The Young Couple

Like many young men of his generation, Jim Clark entered the military the very next day – enlisting in the U.S. Army Air Corps and eventually receiving his wings at a ceremony in Altus, Oklahoma. Throughout his training, June followed her husband – fulfilling the role of “Rosie the Riveter,” looking after their 2 young sons, growing a Victory Garden, and performing the duties of a military wife. June stood with mixed emotions as she watched her young husband receive his pilot’s wings – pride at his accomplishment and dread of the possible implications it could mean for his life. Her deepest fears were realized during the last year of the conflict, when – along with other pilots of the Army Air Corps – he received orders for duty that would almost ensure his death. With the surrender of Germany, the Roosevelt Administration turned its full attention to plans that had already been on the planning board for quite some time. Codenamed “Operation Downfall,” the ultimate assault in the Pacific called for a massive and complicated invasion of the Japanese homeland, involving hundreds of Army Air Corps pilots that would come in low over the ocean, evading Japanese radar and flying straight into the jaws of entrenched anti-aircraft fire – with intentions of bombing and strafing communication centers, factories, railroads and other locations vital to the defense of the country. The final leg of his training for this air assault on Japan brought Jim Clark to Austin, Texas, where June remembers long Sunday afternoon drives – through winding country roads – to the Stagecoach Inn in Salado, Texas. An eerie pale of dread and impending death hung over these Sunday trips, June remembers years later, “because we both knew Jim was going to die.” However, the sudden announcement of the dropping of 2 atomic bombs over Hiroshima and Nagasaki, Japan provided a reprieve for Jim Clark and thousands of other American men who would have most certainly died in a full scale invasion. In the mind of June Clark, it was one of several times that God spared the life of her husband.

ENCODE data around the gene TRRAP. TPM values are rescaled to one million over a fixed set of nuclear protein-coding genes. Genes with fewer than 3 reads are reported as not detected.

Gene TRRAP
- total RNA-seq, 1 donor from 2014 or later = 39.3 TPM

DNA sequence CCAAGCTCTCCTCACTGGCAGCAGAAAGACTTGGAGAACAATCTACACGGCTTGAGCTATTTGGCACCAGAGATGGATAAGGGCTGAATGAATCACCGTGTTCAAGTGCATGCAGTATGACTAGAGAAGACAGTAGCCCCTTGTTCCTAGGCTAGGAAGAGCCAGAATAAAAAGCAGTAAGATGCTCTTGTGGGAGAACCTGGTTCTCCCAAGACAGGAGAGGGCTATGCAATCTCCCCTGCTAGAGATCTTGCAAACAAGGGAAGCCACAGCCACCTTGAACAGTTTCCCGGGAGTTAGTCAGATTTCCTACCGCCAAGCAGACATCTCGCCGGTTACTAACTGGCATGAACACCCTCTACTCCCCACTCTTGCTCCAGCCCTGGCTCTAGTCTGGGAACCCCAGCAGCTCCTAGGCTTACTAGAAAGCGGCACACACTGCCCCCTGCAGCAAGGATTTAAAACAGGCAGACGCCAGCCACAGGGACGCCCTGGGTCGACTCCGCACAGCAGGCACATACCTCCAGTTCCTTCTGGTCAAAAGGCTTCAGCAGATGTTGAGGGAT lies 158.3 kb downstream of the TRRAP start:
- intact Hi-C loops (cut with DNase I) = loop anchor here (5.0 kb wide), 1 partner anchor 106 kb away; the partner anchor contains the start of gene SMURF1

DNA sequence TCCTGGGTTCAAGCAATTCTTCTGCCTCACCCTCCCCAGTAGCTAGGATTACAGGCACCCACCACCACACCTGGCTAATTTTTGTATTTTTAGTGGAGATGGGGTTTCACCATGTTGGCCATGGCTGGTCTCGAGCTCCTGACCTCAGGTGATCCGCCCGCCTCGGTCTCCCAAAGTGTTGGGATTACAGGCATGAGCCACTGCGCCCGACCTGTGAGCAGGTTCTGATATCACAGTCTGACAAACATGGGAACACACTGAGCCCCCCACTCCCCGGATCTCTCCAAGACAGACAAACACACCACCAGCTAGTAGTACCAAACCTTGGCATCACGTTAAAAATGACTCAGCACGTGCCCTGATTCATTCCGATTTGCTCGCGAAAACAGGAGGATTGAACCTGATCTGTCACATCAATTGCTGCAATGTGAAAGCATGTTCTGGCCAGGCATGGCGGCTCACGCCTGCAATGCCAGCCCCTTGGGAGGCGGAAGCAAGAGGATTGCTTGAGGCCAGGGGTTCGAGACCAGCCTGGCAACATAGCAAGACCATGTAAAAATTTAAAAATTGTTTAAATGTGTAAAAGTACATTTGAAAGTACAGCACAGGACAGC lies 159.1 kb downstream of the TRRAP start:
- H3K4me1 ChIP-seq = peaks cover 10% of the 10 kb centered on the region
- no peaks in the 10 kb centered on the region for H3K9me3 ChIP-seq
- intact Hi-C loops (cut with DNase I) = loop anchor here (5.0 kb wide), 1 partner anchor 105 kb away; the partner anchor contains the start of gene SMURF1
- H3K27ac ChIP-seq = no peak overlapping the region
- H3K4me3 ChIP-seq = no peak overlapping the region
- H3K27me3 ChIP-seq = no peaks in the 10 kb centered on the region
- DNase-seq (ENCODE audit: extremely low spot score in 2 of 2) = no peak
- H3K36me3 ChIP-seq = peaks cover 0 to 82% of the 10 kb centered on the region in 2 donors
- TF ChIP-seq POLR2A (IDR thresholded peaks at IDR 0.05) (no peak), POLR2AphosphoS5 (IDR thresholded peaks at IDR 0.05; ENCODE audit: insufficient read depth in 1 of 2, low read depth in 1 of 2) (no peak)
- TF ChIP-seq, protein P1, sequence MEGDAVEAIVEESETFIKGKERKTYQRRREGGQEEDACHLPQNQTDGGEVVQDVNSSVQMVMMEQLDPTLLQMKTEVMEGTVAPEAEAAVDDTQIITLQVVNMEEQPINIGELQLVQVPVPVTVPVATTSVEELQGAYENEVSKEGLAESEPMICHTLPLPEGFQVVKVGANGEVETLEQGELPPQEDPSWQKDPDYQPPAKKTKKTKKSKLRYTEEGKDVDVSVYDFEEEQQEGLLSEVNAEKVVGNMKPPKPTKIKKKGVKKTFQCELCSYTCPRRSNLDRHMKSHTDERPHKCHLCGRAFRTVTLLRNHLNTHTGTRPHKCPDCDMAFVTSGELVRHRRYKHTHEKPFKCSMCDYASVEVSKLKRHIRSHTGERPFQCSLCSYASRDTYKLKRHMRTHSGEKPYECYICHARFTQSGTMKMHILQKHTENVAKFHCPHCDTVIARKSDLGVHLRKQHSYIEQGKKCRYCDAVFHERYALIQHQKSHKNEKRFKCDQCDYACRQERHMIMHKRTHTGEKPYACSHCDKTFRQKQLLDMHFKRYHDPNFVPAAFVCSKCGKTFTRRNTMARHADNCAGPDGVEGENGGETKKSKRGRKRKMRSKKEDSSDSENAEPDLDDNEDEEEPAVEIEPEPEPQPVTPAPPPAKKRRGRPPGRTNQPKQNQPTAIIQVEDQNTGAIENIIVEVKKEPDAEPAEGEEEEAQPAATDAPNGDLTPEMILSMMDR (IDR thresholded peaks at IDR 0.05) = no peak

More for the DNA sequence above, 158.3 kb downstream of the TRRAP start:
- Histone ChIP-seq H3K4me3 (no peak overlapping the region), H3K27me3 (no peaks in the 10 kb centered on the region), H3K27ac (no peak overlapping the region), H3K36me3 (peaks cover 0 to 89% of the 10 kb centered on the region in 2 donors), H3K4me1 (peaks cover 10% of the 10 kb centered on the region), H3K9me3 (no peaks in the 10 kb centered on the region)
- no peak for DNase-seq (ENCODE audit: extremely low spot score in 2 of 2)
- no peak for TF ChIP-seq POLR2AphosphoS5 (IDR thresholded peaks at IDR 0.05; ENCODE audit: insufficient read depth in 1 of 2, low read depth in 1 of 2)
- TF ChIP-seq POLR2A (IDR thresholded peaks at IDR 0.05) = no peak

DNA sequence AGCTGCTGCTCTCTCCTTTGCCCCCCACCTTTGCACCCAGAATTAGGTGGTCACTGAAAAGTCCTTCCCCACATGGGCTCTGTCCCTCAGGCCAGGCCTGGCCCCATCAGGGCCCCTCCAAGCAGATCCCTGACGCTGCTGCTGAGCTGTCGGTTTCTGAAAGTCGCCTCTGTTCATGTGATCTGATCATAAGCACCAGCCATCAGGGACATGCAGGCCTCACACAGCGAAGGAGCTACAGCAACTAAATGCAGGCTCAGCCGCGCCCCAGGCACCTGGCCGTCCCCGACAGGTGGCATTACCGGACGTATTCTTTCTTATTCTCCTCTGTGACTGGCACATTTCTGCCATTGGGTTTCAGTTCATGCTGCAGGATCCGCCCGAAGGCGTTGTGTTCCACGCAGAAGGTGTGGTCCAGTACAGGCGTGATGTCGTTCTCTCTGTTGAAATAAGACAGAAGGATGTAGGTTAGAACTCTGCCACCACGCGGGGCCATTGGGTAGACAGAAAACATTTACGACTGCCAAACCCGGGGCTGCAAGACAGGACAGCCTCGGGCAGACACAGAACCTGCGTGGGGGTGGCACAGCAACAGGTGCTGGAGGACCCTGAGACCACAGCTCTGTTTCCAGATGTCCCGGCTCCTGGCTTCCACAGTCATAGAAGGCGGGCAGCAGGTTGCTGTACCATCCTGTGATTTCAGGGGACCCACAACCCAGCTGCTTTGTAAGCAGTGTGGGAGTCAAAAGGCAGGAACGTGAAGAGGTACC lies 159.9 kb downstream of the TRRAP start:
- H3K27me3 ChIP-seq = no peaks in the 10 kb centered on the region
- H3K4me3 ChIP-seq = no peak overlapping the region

Osaka san

Osaka san With June’s Oldest Children – Circa 1947 (Click for Larger Photo)